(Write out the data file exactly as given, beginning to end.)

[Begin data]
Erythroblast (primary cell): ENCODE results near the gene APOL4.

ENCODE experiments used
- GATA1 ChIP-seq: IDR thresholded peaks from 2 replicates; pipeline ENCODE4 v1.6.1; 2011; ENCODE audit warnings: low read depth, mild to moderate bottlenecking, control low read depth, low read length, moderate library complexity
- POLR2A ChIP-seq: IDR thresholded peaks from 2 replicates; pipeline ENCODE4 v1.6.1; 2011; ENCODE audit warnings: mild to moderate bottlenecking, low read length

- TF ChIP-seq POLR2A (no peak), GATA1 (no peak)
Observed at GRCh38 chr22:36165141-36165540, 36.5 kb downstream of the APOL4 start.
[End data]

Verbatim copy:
Erythroblast (primary cell): ENCODE results near the gene APOL4.

ENCODE experiments used
- GATA1 ChIP-seq: IDR thresholded peaks from 2 replicates; pipeline ENCODE4 v1.6.1; 2011; ENCODE audit warnings: low read depth, mild to moderate bottlenecking, control low read depth, low read length, moderate library complexity
- POLR2A ChIP-seq: IDR thresholded peaks from 2 replicates; pipeline ENCODE4 v1.6.1; 2011; ENCODE audit warnings: mild to moderate bottlenecking, low read length

- TF ChIP-seq POLR2A (no peak), GATA1 (no peak)
Observed at GRCh38 chr22:36165141-36165540, 36.5 kb downstream of the APOL4 start.